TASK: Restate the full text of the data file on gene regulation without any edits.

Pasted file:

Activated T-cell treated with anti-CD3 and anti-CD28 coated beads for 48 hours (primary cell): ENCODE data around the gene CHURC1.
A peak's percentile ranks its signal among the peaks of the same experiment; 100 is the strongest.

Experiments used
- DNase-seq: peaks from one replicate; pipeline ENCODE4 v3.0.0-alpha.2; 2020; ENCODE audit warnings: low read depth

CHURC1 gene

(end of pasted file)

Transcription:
Activated T-cell treated with anti-CD3 and anti-CD28 coated beads for 48 hours (primary cell): ENCODE data around the gene CHURC1.
A peak's percentile ranks its signal among the peaks of the same experiment; 100 is the strongest.

Experiments used
- DNase-seq: peaks from one replicate; pipeline ENCODE4 v3.0.0-alpha.2; 2020; ENCODE audit warnings: low read depth

CHURC1 gene